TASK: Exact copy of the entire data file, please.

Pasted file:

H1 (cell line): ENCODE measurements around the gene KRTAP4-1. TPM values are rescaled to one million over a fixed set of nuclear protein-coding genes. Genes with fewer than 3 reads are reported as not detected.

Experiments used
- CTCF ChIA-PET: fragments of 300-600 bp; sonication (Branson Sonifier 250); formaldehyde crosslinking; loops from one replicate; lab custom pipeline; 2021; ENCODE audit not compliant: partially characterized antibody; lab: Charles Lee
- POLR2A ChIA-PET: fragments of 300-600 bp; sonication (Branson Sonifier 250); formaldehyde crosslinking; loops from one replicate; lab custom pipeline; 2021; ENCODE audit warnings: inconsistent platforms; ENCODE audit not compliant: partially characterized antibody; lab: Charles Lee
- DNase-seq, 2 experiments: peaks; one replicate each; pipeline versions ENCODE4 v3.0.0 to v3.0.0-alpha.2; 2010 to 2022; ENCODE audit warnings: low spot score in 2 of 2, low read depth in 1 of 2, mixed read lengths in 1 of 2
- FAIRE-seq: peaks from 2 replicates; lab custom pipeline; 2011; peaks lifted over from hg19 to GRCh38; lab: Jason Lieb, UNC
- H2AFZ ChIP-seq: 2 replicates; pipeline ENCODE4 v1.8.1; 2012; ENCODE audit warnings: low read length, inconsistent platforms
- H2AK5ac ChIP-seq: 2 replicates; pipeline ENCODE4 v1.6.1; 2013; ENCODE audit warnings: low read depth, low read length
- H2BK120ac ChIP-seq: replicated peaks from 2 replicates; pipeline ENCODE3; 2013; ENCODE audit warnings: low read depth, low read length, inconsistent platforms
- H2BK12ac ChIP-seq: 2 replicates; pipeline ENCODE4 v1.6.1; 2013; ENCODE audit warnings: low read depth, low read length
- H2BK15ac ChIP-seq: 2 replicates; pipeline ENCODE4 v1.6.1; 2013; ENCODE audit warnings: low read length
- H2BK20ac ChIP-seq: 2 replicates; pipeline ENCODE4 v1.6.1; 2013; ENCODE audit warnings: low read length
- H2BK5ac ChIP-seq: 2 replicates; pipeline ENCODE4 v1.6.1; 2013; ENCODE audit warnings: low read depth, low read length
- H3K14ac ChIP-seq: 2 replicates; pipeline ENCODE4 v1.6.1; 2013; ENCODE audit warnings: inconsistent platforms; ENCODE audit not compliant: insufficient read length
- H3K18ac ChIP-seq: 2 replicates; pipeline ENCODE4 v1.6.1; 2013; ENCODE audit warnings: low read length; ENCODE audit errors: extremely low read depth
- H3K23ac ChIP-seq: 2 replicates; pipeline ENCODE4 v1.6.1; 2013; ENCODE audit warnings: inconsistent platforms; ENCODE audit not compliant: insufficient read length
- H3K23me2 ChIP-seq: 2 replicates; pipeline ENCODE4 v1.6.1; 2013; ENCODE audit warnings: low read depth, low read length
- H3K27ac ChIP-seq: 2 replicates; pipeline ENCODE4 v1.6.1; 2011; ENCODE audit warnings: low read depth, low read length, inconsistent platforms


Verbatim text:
H1 (cell line): ENCODE measurements around the gene KRTAP4-1. TPM values are rescaled to one million over a fixed set of nuclear protein-coding genes. Genes with fewer than 3 reads are reported as not detected.

Experiments used
- CTCF ChIA-PET: fragments of 300-600 bp; sonication (Branson Sonifier 250); formaldehyde crosslinking; loops from one replicate; lab custom pipeline; 2021; ENCODE audit not compliant: partially characterized antibody; lab: Charles Lee
- POLR2A ChIA-PET: fragments of 300-600 bp; sonication (Branson Sonifier 250); formaldehyde crosslinking; loops from one replicate; lab custom pipeline; 2021; ENCODE audit warnings: inconsistent platforms; ENCODE audit not compliant: partially characterized antibody; lab: Charles Lee
- DNase-seq, 2 experiments: peaks; one replicate each; pipeline versions ENCODE4 v3.0.0 to v3.0.0-alpha.2; 2010 to 2022; ENCODE audit warnings: low spot score in 2 of 2, low read depth in 1 of 2, mixed read lengths in 1 of 2
- FAIRE-seq: peaks from 2 replicates; lab custom pipeline; 2011; peaks lifted over from hg19 to GRCh38; lab: Jason Lieb, UNC
- H2AFZ ChIP-seq: 2 replicates; pipeline ENCODE4 v1.8.1; 2012; ENCODE audit warnings: low read length, inconsistent platforms
- H2AK5ac ChIP-seq: 2 replicates; pipeline ENCODE4 v1.6.1; 2013; ENCODE audit warnings: low read depth, low read length
- H2BK120ac ChIP-seq: replicated peaks from 2 replicates; pipeline ENCODE3; 2013; ENCODE audit warnings: low read depth, low read length, inconsistent platforms
- H2BK12ac ChIP-seq: 2 replicates; pipeline ENCODE4 v1.6.1; 2013; ENCODE audit warnings: low read depth, low read length
- H2BK15ac ChIP-seq: 2 replicates; pipeline ENCODE4 v1.6.1; 2013; ENCODE audit warnings: low read length
- H2BK20ac ChIP-seq: 2 replicates; pipeline ENCODE4 v1.6.1; 2013; ENCODE audit warnings: low read length
- H2BK5ac ChIP-seq: 2 replicates; pipeline ENCODE4 v1.6.1; 2013; ENCODE audit warnings: low read depth, low read length
- H3K14ac ChIP-seq: 2 replicates; pipeline ENCODE4 v1.6.1; 2013; ENCODE audit warnings: inconsistent platforms; ENCODE audit not compliant: insufficient read length
- H3K18ac ChIP-seq: 2 replicates; pipeline ENCODE4 v1.6.1; 2013; ENCODE audit warnings: low read length; ENCODE audit errors: extremely low read depth
- H3K23ac ChIP-seq: 2 replicates; pipeline ENCODE4 v1.6.1; 2013; ENCODE audit warnings: inconsistent platforms; ENCODE audit not compliant: insufficient read length
- H3K23me2 ChIP-seq: 2 replicates; pipeline ENCODE4 v1.6.1; 2013; ENCODE audit warnings: low read depth, low read length
- H3K27ac ChIP-seq: 2 replicates; pipeline ENCODE4 v1.6.1; 2011; ENCODE audit warnings: low read depth, low read length, inconsistent platforms